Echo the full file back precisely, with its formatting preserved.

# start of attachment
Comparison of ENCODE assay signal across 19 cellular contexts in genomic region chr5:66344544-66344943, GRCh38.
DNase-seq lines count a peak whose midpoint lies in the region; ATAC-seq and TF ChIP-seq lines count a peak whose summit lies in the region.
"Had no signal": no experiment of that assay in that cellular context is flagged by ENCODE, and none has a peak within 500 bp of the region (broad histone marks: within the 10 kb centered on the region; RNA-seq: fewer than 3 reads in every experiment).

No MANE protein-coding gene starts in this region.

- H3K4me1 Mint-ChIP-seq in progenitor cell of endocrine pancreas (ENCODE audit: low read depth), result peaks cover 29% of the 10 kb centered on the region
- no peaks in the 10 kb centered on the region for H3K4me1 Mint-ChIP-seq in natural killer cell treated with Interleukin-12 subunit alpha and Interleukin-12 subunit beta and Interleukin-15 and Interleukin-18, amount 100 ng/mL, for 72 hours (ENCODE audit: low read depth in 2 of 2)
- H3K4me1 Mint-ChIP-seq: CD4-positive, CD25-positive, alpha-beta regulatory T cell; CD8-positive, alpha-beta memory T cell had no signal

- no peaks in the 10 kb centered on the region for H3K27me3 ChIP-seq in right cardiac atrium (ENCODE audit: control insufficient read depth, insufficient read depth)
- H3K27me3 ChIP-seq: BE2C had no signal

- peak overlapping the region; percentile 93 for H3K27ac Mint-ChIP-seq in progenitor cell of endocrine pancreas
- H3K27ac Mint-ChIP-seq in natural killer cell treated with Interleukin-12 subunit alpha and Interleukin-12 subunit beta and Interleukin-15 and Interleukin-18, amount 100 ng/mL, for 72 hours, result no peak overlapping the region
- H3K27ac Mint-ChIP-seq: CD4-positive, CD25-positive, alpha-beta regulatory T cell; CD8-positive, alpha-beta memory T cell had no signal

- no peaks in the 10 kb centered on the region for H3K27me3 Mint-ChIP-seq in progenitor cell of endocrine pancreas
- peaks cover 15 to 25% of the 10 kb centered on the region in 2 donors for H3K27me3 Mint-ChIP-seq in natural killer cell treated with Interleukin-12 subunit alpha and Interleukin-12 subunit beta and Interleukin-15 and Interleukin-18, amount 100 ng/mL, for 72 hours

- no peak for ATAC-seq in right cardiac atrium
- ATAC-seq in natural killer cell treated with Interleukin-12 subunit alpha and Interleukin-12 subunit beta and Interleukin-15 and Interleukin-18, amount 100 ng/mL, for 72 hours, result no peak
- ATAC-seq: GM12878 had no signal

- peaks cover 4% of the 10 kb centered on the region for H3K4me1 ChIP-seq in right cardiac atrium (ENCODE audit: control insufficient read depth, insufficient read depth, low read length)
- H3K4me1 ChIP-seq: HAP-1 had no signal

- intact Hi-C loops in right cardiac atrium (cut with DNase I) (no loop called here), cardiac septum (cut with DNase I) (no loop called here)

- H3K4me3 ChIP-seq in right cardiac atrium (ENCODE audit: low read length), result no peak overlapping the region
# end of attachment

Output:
Comparison of ENCODE assay signal across 19 cellular contexts in genomic region chr5:66344544-66344943, GRCh38.
DNase-seq lines count a peak whose midpoint lies in the region; ATAC-seq and TF ChIP-seq lines count a peak whose summit lies in the region.
"Had no signal": no experiment of that assay in that cellular context is flagged by ENCODE, and none has a peak within 500 bp of the region (broad histone marks: within the 10 kb centered on the region; RNA-seq: fewer than 3 reads in every experiment).

No MANE protein-coding gene starts in this region.

- H3K4me1 Mint-ChIP-seq in progenitor cell of endocrine pancreas (ENCODE audit: low read depth), result peaks cover 29% of the 10 kb centered on the region
- no peaks in the 10 kb centered on the region for H3K4me1 Mint-ChIP-seq in natural killer cell treated with Interleukin-12 subunit alpha and Interleukin-12 subunit beta and Interleukin-15 and Interleukin-18, amount 100 ng/mL, for 72 hours (ENCODE audit: low read depth in 2 of 2)
- H3K4me1 Mint-ChIP-seq: CD4-positive, CD25-positive, alpha-beta regulatory T cell; CD8-positive, alpha-beta memory T cell had no signal

- no peaks in the 10 kb centered on the region for H3K27me3 ChIP-seq in right cardiac atrium (ENCODE audit: control insufficient read depth, insufficient read depth)
- H3K27me3 ChIP-seq: BE2C had no signal

- peak overlapping the region; percentile 93 for H3K27ac Mint-ChIP-seq in progenitor cell of endocrine pancreas
- H3K27ac Mint-ChIP-seq in natural killer cell treated with Interleukin-12 subunit alpha and Interleukin-12 subunit beta and Interleukin-15 and Interleukin-18, amount 100 ng/mL, for 72 hours, result no peak overlapping the region
- H3K27ac Mint-ChIP-seq: CD4-positive, CD25-positive, alpha-beta regulatory T cell; CD8-positive, alpha-beta memory T cell had no signal

- no peaks in the 10 kb centered on the region for H3K27me3 Mint-ChIP-seq in progenitor cell of endocrine pancreas
- peaks cover 15 to 25% of the 10 kb centered on the region in 2 donors for H3K27me3 Mint-ChIP-seq in natural killer cell treated with Interleukin-12 subunit alpha and Interleukin-12 subunit beta and Interleukin-15 and Interleukin-18, amount 100 ng/mL, for 72 hours

- no peak for ATAC-seq in right cardiac atrium
- ATAC-seq in natural killer cell treated with Interleukin-12 subunit alpha and Interleukin-12 subunit beta and Interleukin-15 and Interleukin-18, amount 100 ng/mL, for 72 hours, result no peak
- ATAC-seq: GM12878 had no signal

- peaks cover 4% of the 10 kb centered on the region for H3K4me1 ChIP-seq in right cardiac atrium (ENCODE audit: control insufficient read depth, insufficient read depth, low read length)
- H3K4me1 ChIP-seq: HAP-1 had no signal

- intact Hi-C loops in right cardiac atrium (cut with DNase I) (no loop called here), cardiac septum (cut with DNase I) (no loop called here)

- H3K4me3 ChIP-seq in right cardiac atrium (ENCODE audit: low read length), result no peak overlapping the region